Artificial intelligence software aimed at simplifying case management will significantly reduce the time-consuming administrative role of lawyers and allow them to focus more of their time on other important tasks such as interpreting the law and personally providing advice to clients. As Mr Arruda, the founder of Ross Intelligence, claims, these systems do not aim to replace the lawyer, but instead to enhance their skills and allow them to do their job more efficiently and productively. Large law firms such as Slaughter & May have led the way in implementing these modern technology systems, for example through document review software to assist in corporate transactions. Innovative and automated systems have been introduced in creative ways to save time by up to 40-50% and increase efficiency, for example through automated due diligence processes in complex mergers and acquisitions.

A study completed by LawGeex ( ) on reviewing non-disclosure agreements highlight the increased accuracy associated with artificial intelligence software. The results showed that ‘artificial intelligence tools finished with an average accuracy rating of 94% compared to that of 85% for human lawyers.’ Furthermore, the results displayed the time efficient nature of these systems where results were found in just 26 seconds compared to the average of 92 minutes taken by human lawyers using traditional methods. It is clear that in terms of efficiency, accuracy and cost, technology stands to benefit the legal industry.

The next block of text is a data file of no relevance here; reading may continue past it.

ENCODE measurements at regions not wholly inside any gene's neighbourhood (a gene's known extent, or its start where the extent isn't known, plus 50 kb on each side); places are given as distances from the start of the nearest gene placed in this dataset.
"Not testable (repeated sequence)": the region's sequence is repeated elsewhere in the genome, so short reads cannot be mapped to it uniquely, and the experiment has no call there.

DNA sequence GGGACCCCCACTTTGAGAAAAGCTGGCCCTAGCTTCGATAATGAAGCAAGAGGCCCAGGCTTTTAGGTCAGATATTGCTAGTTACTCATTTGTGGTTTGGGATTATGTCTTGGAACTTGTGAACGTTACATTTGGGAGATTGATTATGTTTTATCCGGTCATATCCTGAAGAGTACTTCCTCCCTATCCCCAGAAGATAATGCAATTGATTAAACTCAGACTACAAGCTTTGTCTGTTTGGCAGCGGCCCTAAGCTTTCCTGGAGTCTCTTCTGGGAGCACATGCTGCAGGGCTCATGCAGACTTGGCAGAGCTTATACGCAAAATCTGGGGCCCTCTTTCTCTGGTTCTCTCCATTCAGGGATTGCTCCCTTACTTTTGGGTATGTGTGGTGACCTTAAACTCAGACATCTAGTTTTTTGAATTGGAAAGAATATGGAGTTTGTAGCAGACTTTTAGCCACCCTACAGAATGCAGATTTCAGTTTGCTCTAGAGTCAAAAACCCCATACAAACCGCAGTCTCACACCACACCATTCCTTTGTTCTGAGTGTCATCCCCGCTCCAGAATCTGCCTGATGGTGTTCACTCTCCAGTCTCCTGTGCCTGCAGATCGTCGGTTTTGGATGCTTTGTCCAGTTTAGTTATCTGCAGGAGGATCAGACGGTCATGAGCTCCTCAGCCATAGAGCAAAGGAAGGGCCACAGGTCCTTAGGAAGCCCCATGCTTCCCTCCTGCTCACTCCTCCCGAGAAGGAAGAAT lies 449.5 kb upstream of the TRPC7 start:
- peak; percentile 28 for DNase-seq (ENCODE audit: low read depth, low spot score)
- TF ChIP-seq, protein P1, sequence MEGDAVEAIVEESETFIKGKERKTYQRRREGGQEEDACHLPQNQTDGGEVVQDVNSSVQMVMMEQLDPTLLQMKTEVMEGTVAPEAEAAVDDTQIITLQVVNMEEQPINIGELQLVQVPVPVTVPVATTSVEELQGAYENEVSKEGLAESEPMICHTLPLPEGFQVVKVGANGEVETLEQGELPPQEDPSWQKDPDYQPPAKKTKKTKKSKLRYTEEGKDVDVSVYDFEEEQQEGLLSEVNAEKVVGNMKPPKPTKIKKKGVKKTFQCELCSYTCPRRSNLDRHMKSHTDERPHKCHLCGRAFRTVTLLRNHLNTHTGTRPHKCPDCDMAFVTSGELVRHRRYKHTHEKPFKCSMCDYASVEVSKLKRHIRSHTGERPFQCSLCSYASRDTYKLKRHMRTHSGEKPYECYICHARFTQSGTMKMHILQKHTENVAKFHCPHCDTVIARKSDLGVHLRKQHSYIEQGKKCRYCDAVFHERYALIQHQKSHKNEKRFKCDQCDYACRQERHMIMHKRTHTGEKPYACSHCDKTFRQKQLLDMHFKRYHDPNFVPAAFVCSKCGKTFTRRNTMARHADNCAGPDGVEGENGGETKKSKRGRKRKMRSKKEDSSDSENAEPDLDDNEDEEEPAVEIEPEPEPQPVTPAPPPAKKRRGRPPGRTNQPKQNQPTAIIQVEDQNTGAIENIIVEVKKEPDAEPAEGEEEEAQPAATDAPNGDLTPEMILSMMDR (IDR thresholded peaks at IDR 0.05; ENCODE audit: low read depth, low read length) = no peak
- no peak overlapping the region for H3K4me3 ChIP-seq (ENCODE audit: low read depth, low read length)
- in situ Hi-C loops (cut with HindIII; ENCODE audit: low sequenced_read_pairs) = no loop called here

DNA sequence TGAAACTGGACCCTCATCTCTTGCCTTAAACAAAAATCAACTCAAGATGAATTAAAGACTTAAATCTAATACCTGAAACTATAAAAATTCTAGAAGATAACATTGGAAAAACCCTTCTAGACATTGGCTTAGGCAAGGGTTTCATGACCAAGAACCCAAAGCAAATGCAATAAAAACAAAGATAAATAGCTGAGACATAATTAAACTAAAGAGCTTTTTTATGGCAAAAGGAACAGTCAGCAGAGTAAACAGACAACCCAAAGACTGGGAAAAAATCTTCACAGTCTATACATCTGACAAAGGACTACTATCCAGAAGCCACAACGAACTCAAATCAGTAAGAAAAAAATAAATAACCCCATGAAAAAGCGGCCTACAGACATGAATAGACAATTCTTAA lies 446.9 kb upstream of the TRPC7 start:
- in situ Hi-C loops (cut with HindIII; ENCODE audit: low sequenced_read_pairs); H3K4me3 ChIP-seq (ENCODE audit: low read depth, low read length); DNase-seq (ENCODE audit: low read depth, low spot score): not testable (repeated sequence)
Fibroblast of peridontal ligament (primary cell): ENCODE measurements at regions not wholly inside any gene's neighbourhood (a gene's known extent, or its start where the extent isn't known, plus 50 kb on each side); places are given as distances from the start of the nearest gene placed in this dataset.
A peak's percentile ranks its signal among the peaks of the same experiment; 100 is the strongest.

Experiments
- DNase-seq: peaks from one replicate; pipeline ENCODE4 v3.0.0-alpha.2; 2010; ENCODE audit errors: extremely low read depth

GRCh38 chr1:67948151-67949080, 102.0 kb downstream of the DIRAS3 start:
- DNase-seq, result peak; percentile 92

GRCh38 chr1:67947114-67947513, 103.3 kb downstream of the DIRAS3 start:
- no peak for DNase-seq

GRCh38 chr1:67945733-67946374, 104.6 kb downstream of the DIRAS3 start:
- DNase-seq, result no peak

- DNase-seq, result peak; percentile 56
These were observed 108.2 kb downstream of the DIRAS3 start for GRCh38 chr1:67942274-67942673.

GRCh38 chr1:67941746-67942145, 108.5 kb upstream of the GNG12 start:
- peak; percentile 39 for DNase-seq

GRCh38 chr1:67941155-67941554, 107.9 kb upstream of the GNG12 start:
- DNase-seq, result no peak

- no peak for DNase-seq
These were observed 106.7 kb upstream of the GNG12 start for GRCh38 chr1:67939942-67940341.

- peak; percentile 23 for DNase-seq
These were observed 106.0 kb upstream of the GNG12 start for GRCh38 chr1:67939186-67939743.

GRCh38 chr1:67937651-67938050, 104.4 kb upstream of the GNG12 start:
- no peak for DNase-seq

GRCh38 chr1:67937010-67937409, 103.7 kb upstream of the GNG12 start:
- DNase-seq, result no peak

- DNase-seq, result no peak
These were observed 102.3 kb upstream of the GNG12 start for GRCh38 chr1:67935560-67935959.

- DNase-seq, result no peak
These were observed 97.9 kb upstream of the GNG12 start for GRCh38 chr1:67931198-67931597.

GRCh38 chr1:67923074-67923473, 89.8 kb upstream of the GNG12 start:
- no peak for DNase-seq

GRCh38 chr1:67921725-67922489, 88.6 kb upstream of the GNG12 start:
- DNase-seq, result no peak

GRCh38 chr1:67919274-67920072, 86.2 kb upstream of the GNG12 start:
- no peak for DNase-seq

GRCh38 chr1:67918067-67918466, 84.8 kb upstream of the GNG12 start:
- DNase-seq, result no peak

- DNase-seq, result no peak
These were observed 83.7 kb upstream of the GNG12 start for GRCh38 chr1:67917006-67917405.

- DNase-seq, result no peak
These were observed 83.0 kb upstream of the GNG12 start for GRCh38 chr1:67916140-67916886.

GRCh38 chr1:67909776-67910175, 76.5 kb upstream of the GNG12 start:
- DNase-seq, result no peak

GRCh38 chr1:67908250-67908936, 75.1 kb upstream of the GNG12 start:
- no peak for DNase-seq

However, concerns are raised about the possible negative effects of increased automation on the relationship between the lawyer and client, especially in regard to the question of whether these automated systems will result in a reduction in the need for human expertise. However, Mary Bonsor, a former property litigator, states that the relationship between client and lawyer will not be completely eliminated, if this was even possible to do. In fact, technology provides the opportunity for this relationship to be enhanced as new platforms and software will help the lawyer better understand the needs of the client and provide them with an accurate and efficient service. Technology will enable collaboration, rather than inhibit it.

Firms such as Allen and Overy, Clifford Chance and Slaughter and May have also been key in enhancing the evolution of technology within the legal sector through their legal tech incubators. Incubators such as Slaughter and May’s Collaborate Programme seek to promote technological development and present opportunities to ‘high potential legal tech businesses.’ Incubators give legal tech providers, usually start up business or those in early stages of production, access to real world markets which boosts investment and development.

Legal technology is here to stay and therefore the legal profession must adapt to these advancements in order be productive and efficient in how they operate, especially for clients. While there are uncertainties and ambiguities associated with the evolution of technology it cannot be denied that it provides numerous benefits to the legal profession as a whole.